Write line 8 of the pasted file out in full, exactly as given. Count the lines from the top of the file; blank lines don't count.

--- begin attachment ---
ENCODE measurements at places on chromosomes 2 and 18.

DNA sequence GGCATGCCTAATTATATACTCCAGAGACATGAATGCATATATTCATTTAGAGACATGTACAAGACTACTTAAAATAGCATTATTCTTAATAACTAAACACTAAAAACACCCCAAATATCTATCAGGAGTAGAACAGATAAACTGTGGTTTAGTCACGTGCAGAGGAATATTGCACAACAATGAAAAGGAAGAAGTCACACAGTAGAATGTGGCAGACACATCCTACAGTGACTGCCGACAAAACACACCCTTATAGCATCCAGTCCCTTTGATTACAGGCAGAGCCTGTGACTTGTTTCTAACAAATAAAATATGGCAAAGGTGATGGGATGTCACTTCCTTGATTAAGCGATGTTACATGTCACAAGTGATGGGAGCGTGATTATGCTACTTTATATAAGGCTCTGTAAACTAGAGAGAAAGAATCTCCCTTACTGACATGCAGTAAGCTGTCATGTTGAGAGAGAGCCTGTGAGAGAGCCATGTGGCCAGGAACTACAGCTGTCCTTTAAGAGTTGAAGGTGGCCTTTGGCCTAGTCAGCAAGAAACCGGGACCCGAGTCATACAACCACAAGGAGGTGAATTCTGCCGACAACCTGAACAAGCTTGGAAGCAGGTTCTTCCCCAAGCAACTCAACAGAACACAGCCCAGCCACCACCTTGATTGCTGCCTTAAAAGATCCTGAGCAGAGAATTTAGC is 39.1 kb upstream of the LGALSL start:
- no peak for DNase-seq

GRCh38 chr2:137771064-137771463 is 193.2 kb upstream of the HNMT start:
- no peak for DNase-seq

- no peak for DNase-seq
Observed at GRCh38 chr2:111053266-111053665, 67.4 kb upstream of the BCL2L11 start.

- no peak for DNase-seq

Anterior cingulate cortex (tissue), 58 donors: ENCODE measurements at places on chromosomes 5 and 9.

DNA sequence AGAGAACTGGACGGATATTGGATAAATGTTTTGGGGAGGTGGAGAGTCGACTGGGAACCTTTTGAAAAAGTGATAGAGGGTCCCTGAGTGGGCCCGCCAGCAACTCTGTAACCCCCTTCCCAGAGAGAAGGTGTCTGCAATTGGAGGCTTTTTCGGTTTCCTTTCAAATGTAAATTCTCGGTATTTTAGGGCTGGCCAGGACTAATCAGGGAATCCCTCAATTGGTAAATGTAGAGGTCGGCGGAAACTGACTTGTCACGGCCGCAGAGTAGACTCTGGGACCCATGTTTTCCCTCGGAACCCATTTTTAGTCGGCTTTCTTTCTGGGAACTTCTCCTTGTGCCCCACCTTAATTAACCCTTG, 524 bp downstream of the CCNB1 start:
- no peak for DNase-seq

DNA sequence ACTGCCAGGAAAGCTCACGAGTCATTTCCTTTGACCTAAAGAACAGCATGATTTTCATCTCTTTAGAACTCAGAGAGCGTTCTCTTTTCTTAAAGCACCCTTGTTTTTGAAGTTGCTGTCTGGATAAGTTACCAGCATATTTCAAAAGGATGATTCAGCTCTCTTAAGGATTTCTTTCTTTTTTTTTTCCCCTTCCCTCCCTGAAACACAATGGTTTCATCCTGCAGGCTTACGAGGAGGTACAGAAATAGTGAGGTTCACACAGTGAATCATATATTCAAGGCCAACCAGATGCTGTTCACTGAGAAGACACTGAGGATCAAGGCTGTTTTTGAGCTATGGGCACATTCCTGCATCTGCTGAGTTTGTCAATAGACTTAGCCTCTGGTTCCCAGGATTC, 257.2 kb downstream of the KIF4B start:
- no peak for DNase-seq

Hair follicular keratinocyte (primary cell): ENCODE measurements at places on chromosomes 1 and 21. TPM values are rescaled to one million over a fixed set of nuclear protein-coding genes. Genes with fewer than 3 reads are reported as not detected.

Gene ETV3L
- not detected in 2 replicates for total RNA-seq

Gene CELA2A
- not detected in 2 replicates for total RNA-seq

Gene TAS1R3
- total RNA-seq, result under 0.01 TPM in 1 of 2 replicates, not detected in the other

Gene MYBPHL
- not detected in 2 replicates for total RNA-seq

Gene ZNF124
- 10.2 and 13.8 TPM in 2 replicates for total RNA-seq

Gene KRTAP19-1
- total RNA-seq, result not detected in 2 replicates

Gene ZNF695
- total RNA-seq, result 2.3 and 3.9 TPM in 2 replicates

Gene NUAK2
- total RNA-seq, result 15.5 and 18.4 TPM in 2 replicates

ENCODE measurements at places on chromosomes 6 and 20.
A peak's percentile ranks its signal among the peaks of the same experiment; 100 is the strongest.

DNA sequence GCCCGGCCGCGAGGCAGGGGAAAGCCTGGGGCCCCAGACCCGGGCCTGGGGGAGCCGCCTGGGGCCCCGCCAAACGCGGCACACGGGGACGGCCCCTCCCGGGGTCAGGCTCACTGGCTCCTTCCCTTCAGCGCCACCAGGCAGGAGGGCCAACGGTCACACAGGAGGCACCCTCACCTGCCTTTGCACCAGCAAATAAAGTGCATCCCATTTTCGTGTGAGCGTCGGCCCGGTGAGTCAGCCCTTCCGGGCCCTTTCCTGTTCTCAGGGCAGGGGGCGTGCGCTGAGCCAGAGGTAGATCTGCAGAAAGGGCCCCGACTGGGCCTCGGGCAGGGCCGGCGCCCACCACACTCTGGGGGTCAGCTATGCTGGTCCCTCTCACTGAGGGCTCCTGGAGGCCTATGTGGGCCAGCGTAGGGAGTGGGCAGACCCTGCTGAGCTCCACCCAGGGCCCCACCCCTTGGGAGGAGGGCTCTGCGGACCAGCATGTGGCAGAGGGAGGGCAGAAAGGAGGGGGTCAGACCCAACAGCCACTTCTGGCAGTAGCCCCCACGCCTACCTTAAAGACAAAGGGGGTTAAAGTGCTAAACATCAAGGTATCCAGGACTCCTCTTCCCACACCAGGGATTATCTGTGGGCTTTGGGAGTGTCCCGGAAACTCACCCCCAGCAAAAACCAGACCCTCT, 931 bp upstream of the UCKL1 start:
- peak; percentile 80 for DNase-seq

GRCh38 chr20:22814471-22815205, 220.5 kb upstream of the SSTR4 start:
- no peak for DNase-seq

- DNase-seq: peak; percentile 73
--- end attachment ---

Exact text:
- no peak for DNase-seq